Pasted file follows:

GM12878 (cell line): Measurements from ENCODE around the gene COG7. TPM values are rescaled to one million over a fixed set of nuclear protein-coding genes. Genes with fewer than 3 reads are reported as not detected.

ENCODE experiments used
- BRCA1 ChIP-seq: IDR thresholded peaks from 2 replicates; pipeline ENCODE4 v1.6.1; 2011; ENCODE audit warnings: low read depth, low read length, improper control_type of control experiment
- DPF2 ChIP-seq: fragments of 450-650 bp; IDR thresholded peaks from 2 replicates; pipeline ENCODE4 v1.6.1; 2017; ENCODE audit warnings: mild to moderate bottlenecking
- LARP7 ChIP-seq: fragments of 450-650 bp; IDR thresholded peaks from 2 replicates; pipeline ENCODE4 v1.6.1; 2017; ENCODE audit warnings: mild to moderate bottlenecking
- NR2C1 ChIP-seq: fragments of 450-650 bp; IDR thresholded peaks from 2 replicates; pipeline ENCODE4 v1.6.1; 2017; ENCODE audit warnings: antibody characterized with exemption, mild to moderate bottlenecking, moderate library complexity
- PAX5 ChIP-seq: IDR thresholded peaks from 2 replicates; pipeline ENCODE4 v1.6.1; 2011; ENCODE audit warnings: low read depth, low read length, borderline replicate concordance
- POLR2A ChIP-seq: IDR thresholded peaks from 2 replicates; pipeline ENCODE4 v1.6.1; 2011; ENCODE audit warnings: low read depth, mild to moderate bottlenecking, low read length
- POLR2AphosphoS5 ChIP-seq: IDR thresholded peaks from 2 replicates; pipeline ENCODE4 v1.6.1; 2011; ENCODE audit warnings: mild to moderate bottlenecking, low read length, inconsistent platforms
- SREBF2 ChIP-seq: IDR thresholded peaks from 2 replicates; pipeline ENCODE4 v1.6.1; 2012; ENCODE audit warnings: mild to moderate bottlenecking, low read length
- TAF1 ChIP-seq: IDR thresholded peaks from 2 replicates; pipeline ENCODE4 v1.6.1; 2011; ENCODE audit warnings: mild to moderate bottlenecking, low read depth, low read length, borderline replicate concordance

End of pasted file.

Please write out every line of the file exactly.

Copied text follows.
GM12878 (cell line): Measurements from ENCODE around the gene COG7. TPM values are rescaled to one million over a fixed set of nuclear protein-coding genes. Genes with fewer than 3 reads are reported as not detected.

ENCODE experiments used
- BRCA1 ChIP-seq: IDR thresholded peaks from 2 replicates; pipeline ENCODE4 v1.6.1; 2011; ENCODE audit warnings: low read depth, low read length, improper control_type of control experiment
- DPF2 ChIP-seq: fragments of 450-650 bp; IDR thresholded peaks from 2 replicates; pipeline ENCODE4 v1.6.1; 2017; ENCODE audit warnings: mild to moderate bottlenecking
- LARP7 ChIP-seq: fragments of 450-650 bp; IDR thresholded peaks from 2 replicates; pipeline ENCODE4 v1.6.1; 2017; ENCODE audit warnings: mild to moderate bottlenecking
- NR2C1 ChIP-seq: fragments of 450-650 bp; IDR thresholded peaks from 2 replicates; pipeline ENCODE4 v1.6.1; 2017; ENCODE audit warnings: antibody characterized with exemption, mild to moderate bottlenecking, moderate library complexity
- PAX5 ChIP-seq: IDR thresholded peaks from 2 replicates; pipeline ENCODE4 v1.6.1; 2011; ENCODE audit warnings: low read depth, low read length, borderline replicate concordance
- POLR2A ChIP-seq: IDR thresholded peaks from 2 replicates; pipeline ENCODE4 v1.6.1; 2011; ENCODE audit warnings: low read depth, mild to moderate bottlenecking, low read length
- POLR2AphosphoS5 ChIP-seq: IDR thresholded peaks from 2 replicates; pipeline ENCODE4 v1.6.1; 2011; ENCODE audit warnings: mild to moderate bottlenecking, low read length, inconsistent platforms
- SREBF2 ChIP-seq: IDR thresholded peaks from 2 replicates; pipeline ENCODE4 v1.6.1; 2012; ENCODE audit warnings: mild to moderate bottlenecking, low read length
- TAF1 ChIP-seq: IDR thresholded peaks from 2 replicates; pipeline ENCODE4 v1.6.1; 2011; ENCODE audit warnings: mild to moderate bottlenecking, low read depth, low read length, borderline replicate concordance